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Eating disorders are more frequent in women and girls, but they also occur in males.

There are several types of eating disorders, including:

Anorexia: Severe food restriction and excessive weight loss.  Typically, patients with anorexia also engage in vomiting, excessive exercising, and/or misusing laxatives, diuretics or enemas to lose weight.  Individuals with anorexia have a distorted perception of their size and shape, and view themselves as overweight even when they are emaciated. Patients with anorexia may also develop thinning of the bones, brittle hair and nails, dry and yellowish skin, growth of fine hair over body, anemia, muscle weakness, severe constipation, low blood pressure, slowed breathing and pulse, drop in internal body temperature, lethargy, heart problems, or kidney failure.

Bulimia: Recurrent and frequent episodes of binging (eating large amounts of food) and an associated sense of loss of control, shame, and guilt. Compensatory behavior, such as purging (e.g., vomiting, excessive use of laxatives or diuretics), fasting and/or excessive exercise follows a binge. Patients with bulimia are often a normal weight (or slightly overweight), yet they are extremely dissatisfied and preoccupied with their size and shape. Patients with bulimia may also develop electrolyte imbalances, gastrointestinal problems, an inflamed and sore throat, swollen neck glands, sensitive and decaying teeth, kidney problems, and severe dehydration.

Binge Eating Disorder: Recurrent and frequent episodes of binging an associated sense of loss of control, shame, and guilt resulting from the binge. No associated compensatory behavior. People with binge-eating disorder are often overweight or obese. Patients with binge eating disorder may also develop cardiovascular disease, diabetes, and hypertension

There is no single factor that causes eating disorders. One or several of the following factors may increase the likelihood that someone develops disordered eating: 
Personality: Individuals with eating disorders often have characteristic personality traits such as a lack of emotional stability, obsessiveness, and perfectionism. These traits lead to a tendency to be anxious, depressed, and self-critical.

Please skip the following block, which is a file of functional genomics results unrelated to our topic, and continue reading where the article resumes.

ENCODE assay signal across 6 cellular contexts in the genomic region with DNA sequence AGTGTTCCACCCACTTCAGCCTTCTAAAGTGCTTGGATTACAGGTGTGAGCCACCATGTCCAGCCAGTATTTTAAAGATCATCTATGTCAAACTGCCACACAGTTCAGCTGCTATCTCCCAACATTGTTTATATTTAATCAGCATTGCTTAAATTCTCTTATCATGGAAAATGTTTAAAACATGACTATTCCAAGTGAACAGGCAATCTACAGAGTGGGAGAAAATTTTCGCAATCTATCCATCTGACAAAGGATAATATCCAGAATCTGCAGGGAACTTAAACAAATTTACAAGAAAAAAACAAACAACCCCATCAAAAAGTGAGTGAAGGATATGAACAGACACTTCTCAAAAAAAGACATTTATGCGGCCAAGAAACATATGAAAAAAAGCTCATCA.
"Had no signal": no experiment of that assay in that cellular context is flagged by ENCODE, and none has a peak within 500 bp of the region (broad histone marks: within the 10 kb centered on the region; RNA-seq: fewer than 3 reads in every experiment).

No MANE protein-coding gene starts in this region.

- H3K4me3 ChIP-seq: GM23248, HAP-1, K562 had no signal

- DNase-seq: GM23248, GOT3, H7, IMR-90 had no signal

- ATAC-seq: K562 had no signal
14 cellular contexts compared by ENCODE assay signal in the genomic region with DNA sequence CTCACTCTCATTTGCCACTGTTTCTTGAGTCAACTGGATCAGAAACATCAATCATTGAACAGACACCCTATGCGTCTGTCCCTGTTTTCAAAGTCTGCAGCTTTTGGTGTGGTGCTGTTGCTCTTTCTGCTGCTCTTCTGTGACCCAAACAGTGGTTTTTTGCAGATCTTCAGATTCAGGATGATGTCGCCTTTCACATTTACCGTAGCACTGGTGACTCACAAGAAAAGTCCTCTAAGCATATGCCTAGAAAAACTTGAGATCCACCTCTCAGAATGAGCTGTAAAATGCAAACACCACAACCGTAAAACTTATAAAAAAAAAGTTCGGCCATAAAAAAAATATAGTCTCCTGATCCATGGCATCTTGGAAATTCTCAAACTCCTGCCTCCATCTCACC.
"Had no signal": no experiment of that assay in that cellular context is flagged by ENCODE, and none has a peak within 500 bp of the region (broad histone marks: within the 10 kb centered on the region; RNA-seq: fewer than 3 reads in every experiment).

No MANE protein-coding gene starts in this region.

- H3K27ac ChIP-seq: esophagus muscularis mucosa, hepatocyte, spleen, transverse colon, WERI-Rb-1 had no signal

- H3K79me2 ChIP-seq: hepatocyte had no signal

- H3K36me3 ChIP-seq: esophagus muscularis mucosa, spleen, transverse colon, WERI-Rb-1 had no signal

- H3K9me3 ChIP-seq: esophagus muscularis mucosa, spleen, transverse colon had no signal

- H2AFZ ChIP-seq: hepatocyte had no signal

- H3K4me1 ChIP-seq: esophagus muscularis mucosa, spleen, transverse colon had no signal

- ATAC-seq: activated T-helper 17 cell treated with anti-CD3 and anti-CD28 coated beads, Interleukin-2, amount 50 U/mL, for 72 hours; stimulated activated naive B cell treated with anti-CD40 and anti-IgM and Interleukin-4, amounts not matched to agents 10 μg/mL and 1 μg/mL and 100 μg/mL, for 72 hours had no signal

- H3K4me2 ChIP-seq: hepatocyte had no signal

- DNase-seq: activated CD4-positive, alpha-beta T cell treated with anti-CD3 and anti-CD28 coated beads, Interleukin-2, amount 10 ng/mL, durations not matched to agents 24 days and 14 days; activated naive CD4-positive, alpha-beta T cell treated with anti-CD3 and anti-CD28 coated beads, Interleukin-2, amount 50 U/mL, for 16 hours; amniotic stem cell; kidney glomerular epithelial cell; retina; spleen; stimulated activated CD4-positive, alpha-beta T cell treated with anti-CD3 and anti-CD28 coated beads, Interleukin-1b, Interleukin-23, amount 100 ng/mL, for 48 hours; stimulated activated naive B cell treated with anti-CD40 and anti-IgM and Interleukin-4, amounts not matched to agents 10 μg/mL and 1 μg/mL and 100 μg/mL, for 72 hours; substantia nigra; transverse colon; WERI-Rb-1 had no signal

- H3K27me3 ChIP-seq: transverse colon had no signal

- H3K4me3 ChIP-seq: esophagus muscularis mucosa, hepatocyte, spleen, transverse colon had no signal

Coping Skills Deficits: In some individuals, disordered eating provides comfort, numbness, attention, stress release, structure, self-punishment, or avoidance as a way to compensate for the lack of more coping methods. Disordered eating can be triggered by stressful transitions (e.g., going to college), family conflict, academic pressure, and/or significant trauma.
Family Structure: Individuals with disordered eating often have over-involved (enmeshed) families. Patterns of alcohol and drug use, domestic violence, divorce, sexual or physical abuse, or neglect in the family are also common.
Culture: Western culture (society and the media) embraces the notion that thinness is the ideal standard of beauty and attractiveness. Participating in particular sports (e.g., gymnastics, dancing, wrestling) can also lead to a pressure to be thin.
Because eating disorders have multiple causes, multifaceted treatment approaches with the following components are more likely to be successful: 
Nutritional rehabilitation: Dietitians can help patients set realistic and healthy eating and exercise goals, plan meals, and recognize hunger cues.
Individual and Group therapy: Mental health professionals can help patients identify unhealthy thoughts, triggers, and substitute healthy behaviors in a one-on-one or group setting.
Family therapy: Mental health professionals can help families who are contributing to the disorder or coping with caring for an individual with an eating disorder.